It's certainly possible to implement a 4.3 MHz active bandpass filter using some of the excellent fast op-amps available today, but it's not without its problems, and one of the circuits Bertus suggests would be a safer bet. Be judicious in the choice of inductor type, as the core needs to operate at the maximum frequency of interest - this may be 100s of MHz for a 4 MHz centre frequency. The caps will be less critical, but they should still be chosen for minimum equivalent series inductance (ESL).

    If you want to go down the active filter route, then the figure of merit for choosing the op-amp (all other things being considered) is the gain-bandwidth product (GBW) of the device. A specific active filter architecture will have a minimum GBW requirement. These requirement will vary between different architectures, and finding out exactly what is needed is difficult as it's a topic that's conveniently brushed over in most filter textbooks.
     
  12. Peter Pan

    Thread Starter Senior Member

    Mar 24, 2005
    122
    0
    Thank you.I have tried to use online LC filter calculator at http://www-users.cs.york.ac.uk/~fisher/lcfilter/ but do not know one of input parameters which it asks for. This is the filter characteristic impedance (which is equal to the filter input (source) impedance). How I could found out what its value should be?
     
  13. bertus

    Administrator

    Apr 5, 2008
    15,645
    2,344
  14. Peter Pan

    Thread Starter Senior Member

    Mar 24, 2005
    122
    0
  15. bertus

    Administrator

    Apr 5, 2008
    15,645
    2,344
    Hello,

    When you take a look at the PDF I attached before it says with some types DC - 2 GHz.
    At lower frequencies the noise will even be lower.
    I think they will work fine.

    I have used them in amplifiers for 40 - 860 MHz for cable TV.

    Greetings,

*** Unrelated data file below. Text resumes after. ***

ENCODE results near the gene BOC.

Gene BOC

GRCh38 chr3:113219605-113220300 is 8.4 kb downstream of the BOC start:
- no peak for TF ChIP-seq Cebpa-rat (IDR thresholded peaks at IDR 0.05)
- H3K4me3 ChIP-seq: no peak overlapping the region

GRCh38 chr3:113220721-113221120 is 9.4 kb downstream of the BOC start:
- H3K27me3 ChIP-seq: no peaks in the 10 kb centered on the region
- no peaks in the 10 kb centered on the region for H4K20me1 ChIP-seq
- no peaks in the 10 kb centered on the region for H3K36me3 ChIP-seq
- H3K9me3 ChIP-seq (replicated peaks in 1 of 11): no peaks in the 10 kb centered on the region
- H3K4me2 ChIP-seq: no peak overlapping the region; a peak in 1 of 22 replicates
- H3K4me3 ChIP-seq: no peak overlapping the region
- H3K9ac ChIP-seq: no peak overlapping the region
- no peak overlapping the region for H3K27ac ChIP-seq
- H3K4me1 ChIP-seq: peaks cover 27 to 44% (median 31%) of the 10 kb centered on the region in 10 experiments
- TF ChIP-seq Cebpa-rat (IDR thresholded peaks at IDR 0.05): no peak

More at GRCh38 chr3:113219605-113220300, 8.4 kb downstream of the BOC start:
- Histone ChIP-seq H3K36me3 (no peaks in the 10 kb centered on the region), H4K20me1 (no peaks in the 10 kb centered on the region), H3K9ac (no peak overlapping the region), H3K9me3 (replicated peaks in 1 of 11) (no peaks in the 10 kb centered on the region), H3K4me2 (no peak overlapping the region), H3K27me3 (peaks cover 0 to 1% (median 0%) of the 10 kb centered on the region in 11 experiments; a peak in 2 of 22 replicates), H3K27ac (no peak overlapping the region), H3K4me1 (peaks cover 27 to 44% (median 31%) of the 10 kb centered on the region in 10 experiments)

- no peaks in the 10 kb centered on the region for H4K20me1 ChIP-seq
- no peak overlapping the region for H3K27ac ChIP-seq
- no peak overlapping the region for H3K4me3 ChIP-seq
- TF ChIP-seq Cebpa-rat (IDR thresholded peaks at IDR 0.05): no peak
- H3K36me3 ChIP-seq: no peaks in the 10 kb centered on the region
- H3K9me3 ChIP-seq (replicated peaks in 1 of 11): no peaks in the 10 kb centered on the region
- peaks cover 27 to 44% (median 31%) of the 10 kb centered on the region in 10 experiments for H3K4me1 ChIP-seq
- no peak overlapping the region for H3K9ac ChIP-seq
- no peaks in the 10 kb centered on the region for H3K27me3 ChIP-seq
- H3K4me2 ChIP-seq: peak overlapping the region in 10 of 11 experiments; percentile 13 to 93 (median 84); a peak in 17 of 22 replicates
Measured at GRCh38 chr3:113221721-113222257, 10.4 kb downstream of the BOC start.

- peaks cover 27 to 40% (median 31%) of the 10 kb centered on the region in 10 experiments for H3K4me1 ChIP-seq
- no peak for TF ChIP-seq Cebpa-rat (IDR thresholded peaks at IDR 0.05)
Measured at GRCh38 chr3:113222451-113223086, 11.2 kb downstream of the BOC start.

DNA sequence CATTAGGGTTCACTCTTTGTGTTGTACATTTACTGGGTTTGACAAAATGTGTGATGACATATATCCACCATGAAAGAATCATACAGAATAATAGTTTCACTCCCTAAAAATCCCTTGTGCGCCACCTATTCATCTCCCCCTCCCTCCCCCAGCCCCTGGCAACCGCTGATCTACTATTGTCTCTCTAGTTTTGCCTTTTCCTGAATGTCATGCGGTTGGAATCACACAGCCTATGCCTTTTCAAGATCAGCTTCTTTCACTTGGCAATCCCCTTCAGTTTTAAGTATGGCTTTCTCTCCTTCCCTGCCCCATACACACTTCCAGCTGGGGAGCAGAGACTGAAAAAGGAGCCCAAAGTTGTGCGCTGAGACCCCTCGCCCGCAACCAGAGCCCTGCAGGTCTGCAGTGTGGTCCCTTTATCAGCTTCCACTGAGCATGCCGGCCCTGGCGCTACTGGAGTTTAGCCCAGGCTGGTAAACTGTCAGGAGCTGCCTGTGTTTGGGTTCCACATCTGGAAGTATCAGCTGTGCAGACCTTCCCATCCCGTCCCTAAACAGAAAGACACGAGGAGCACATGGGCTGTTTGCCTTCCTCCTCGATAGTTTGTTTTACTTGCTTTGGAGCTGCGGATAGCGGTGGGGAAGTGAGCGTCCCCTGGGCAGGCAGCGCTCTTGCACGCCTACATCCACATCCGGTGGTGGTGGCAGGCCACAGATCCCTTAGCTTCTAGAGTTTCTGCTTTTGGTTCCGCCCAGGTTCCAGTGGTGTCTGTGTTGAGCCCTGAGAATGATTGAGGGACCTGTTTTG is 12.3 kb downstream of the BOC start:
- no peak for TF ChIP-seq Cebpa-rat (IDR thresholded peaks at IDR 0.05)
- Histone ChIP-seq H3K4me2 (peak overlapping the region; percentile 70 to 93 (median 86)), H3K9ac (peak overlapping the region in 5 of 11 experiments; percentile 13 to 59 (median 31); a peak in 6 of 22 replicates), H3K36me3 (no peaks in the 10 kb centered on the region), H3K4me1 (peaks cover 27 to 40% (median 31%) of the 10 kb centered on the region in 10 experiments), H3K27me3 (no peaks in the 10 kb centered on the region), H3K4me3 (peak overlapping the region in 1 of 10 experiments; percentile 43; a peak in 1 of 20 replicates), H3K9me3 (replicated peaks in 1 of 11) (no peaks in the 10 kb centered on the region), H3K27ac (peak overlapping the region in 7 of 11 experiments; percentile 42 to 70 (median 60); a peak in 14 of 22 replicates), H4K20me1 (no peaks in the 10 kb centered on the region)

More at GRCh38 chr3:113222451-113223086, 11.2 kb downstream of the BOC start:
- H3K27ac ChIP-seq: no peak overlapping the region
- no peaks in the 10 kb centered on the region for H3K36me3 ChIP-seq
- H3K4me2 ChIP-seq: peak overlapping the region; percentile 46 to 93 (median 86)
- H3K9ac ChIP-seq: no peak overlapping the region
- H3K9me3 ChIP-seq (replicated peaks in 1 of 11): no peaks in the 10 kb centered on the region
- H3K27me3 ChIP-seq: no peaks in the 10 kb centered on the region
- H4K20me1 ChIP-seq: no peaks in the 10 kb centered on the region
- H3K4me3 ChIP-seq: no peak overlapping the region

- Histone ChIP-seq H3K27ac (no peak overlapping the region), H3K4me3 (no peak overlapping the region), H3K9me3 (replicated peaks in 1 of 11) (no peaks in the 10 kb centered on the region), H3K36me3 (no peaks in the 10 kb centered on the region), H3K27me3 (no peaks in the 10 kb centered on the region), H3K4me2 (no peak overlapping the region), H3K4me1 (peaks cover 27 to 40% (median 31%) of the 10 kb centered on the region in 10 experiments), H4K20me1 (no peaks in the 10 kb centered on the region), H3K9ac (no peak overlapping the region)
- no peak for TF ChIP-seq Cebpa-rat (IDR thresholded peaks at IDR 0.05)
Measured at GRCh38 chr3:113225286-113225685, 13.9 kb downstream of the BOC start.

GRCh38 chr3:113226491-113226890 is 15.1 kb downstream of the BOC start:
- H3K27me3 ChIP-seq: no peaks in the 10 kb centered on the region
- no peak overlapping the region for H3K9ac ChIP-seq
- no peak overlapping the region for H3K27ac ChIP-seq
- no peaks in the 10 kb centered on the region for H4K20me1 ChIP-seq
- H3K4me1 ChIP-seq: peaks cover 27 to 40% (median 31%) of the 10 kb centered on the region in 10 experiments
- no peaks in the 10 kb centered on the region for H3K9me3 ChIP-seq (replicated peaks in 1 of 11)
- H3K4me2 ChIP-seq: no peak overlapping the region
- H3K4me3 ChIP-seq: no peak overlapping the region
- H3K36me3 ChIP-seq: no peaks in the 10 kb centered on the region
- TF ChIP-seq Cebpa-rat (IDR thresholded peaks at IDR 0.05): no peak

Bertus
     
  16. Peter Pan

    Thread Starter Senior Member

    Mar 24, 2005
    122
    0
    Yes, I have looked at the file (thank you!) and have not found so far a MMIC from the list which could amplify for 1-10 MHz band. Them seem to be normally used for amplification at higher frequencies - about 0.1 GHz and higher, according to their electrical specifications. At lower frequencies manufacturer does not specifies any gain ...
     
  17. bertus

    Administrator

    Apr 5, 2008
    15,645
    2,344
    Hello,

    Here is the datasheet of the MAR6 that I used for that amplifier.
    It also shows how to use it.

    Greetings,
    Bertus
     
  18. Peter Pan

    Thread Starter Senior Member

    Mar 24, 2005
    122
    0
    Thank you, Bertus. It's likely that they will do their job at lower frequencies as well!I just have another question (a bit silly perhaps) - MAR6 is an amplifier ... so how I could use it for filtering?!
     
  19. bertus

    Administrator

    Apr 5, 2008
    15,645
    2,344
    Hello,

    You can place the filter before the MAR.
    So filter -> MAR -> (second filter -> second MAR , if needed).
    The Mar will compensate the filter losses and give some gain.

    Greetings,
    Bertus
     
  20. Peter Pan

    Thread Starter Senior Member

    Mar 24, 2005
    122
    0
    I see. Thank you. :)
     
Loading...